Understanding chess composition competition (part 1)

by Siegfried Hornecker
8/31/2019 – This month Study of the Month columnist SIEGFRIED HORNECKER looks at the WCCI, or World Championship in Composing for Individuals, and the legacy of Nenad Petrović (pictured). As per a rather new rule, the best compositions there automatically qualify for the official FIDE Album, which will be covered in a follow-up article. | Photo: Arves.org

Endgames of the World Champions from Fischer to Carlsen Endgames of the World Champions from Fischer to Carlsen

Let endgame expert Dr Karsten Müller show and explain the finesses of the world champions. Although they had different styles each and every one of them played the endgame exceptionally well, so take the opportunity to enjoy and learn from some of the best endgames in the history of chess.

More...

Study of the Month: August 2019

As we want to use this column not only to entertain but also to teach readers, while taking a break from the usual biographies, of which more will come in the future, I wanted to give some background information on some competitions organized by the WFCC (World Federation for Chess Composition, formerly the FIDE subcommittee PCCC: Permanent Commission for Chess Composition).

Let us delve a bit into history, but only as much as necessary. A few years ago I heard the name of Nenad Petrović on German television, but as it is a common name it was only a namesake of the famous chess composer from Zagreb (b. 1907, d. 1989). Not only one era ended at the day he died — November 9th 1989. In my own country the Berlin Wall fell, and certainly Petrović would have loved to have seen the developments to connect humans all over the world that followed.

Petrović founded the magazine “Problem” in 1951, which became the official FIDE organ for chess composition, and directed it until it was closed in 1981. At the same time he was editor for chess problems in the "Sahovski vjesnik" (from 1951 until 1959). His endless productivity in the 1950s reached its height when in 1952 the “Permanent Commission for Chess Composition at the FIDE” (PCCC) was founded and held its own congress in 1958 in the Yugoslavian (now Slovenian) town of Piran. The Croatian master laid down a guideline for chess composers, called the “Codex for Chess Composition” of which only the 2015 version remains available. As those are guidelines, composers are free to deviate if they want — the encouragement is not to be seen as a law, but rather is intended to help with common questions. A complete book with all chess composition “laws”, to speak so, would require a lot of themes, fairy pieces, and more to be defined. This is not done by the WFCC, but rather as the consensus of composers, and as such the definitions are in tourneys, FIDE Albums, and other places where necessary.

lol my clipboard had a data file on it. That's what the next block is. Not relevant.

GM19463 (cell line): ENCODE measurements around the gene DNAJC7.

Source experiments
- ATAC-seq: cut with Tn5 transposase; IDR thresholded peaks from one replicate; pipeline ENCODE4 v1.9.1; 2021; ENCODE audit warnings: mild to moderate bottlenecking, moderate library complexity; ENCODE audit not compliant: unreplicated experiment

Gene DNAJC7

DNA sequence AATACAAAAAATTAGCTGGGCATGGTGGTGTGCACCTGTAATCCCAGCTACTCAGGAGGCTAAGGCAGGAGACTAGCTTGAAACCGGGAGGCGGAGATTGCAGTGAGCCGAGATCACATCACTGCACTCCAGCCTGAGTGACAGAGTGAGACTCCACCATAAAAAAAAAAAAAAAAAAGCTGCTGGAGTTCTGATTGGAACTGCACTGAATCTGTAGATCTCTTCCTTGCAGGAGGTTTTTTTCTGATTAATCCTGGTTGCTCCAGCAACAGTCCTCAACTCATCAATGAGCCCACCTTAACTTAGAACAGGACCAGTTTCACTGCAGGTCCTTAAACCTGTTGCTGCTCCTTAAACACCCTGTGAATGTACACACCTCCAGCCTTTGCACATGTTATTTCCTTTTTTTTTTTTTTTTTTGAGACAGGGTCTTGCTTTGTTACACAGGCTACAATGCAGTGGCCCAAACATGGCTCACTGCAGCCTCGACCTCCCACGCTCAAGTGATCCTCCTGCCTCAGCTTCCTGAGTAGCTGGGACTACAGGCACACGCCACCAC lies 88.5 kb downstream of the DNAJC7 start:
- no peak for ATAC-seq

Fairy chess

Another interpretation of "fairy chess pieces" | Photo: Karen Nadine (pixabay.com)

The fairy conditions and pieces are so vast, I don’t think any full source is available anywhere, although some sources have most definitions. But as new fairy pieces and conditions are developed all the time, only few of them are so successful that they remain in broad use. Many Circe variations come to mind, and ones that were used in a few joke problems (without naming the fairy conditions) include allowing the promotion into a king or a piece of the opposing colour, usually created in a time when the FIDE laws technically still allowed them.

Of course, with them circulating long before the PCCC was founded, it was likely a wise decision to not even try giving official definitions, and rather leave that to composers and their consensus. However, this sadly also means that there is no official repository to look up ideas nowadays, and meanings are far from obvious. One example: You might recognize Chinese pieces from Chinese Chess, but “Japanese pieces” being pieces that can only move forward and promoting to usual chess pieces (i.e. a Japanese rook becoming a rook) on the opposite rank is not deducible by the name.

Let us return to the 1958 congress, usually referred to as “Piran Congress”. The Austrian Honorary PCCC President Klaus Wenda wrote a retrospective in 2007, which we will gladly use as a source next month, but also now for a few important points. Prior to this first WCCC, the Permanent Commission for Chess Composition, founded in 1954, had held two annual meetings already in Budapest 1956 and Vienna 1957. As President Gyula Neukomm had passed away, Nenad Petrović became the new PCCC President. History has told us that this active composer was a good choice, as under his reign the Viennese plan for an anthology (the FIDE Albums), a world championship (WCCT), and much more was set into action.